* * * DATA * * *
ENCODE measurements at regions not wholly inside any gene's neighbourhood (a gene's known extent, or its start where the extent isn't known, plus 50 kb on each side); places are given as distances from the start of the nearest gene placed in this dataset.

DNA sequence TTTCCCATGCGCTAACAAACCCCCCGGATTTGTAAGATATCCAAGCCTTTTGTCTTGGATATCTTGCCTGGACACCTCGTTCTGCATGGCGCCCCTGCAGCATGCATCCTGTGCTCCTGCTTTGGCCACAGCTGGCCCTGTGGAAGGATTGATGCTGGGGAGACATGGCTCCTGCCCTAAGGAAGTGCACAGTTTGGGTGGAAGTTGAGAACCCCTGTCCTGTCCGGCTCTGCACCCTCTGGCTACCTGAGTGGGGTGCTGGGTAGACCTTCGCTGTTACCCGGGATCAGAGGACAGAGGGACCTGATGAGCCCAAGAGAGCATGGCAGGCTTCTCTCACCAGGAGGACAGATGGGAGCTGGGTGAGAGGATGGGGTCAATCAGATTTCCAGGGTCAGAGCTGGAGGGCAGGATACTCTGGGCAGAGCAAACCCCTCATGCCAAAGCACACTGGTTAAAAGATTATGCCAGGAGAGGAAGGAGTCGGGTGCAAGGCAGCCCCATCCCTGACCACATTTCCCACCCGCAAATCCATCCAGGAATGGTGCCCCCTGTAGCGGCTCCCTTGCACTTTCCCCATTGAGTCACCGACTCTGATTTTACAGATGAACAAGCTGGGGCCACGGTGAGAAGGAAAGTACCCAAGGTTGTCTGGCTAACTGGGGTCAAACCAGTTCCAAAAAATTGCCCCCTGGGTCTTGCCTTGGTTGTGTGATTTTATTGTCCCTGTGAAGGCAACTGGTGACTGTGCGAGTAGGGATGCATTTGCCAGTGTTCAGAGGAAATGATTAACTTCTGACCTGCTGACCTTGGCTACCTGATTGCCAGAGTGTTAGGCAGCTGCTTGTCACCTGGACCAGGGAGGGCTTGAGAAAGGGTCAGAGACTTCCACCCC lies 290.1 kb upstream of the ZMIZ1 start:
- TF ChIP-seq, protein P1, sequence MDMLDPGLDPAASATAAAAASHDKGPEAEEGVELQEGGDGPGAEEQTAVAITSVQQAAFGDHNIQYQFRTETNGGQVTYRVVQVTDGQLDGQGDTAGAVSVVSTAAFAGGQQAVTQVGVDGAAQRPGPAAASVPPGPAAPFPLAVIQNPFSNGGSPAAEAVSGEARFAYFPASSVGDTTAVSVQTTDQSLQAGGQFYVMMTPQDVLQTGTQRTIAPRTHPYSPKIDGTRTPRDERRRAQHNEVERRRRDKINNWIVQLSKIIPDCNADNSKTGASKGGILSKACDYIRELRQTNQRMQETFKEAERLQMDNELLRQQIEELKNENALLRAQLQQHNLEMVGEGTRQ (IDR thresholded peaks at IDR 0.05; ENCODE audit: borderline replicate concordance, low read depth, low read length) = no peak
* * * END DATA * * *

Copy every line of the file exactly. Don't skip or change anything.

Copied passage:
ENCODE measurements at regions not wholly inside any gene's neighbourhood (a gene's known extent, or its start where the extent isn't known, plus 50 kb on each side); places are given as distances from the start of the nearest gene placed in this dataset.

DNA sequence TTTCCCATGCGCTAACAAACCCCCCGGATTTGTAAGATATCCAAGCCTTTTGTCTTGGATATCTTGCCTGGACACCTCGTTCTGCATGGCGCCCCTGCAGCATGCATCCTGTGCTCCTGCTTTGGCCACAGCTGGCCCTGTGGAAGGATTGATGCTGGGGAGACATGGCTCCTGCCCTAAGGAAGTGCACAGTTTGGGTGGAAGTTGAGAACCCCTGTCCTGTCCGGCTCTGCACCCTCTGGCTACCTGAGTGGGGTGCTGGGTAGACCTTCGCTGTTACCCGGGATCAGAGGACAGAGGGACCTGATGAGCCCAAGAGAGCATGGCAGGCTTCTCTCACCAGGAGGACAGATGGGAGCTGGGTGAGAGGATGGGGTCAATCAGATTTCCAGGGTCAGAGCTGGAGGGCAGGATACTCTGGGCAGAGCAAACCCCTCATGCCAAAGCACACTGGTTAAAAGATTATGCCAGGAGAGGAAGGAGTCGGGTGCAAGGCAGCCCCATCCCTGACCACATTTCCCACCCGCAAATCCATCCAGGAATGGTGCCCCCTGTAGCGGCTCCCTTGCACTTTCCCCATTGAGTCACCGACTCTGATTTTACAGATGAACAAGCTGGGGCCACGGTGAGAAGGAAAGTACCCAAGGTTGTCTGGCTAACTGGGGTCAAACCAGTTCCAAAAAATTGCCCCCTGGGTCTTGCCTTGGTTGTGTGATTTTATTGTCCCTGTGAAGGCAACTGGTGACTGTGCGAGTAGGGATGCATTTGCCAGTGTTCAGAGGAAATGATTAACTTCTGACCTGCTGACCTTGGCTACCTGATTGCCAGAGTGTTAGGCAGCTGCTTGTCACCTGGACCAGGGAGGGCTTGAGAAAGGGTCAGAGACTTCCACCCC lies 290.1 kb upstream of the ZMIZ1 start:
- TF ChIP-seq, protein P1, sequence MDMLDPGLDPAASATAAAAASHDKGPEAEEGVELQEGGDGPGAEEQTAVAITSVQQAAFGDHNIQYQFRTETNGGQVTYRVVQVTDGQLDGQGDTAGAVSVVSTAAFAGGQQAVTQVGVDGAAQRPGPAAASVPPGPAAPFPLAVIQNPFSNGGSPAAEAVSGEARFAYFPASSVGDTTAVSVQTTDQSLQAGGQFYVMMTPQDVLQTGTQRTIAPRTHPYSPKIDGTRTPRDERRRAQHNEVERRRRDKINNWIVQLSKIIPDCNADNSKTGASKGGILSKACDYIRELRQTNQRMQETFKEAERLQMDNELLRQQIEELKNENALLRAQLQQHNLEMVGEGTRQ (IDR thresholded peaks at IDR 0.05; ENCODE audit: borderline replicate concordance, low read depth, low read length) = no peak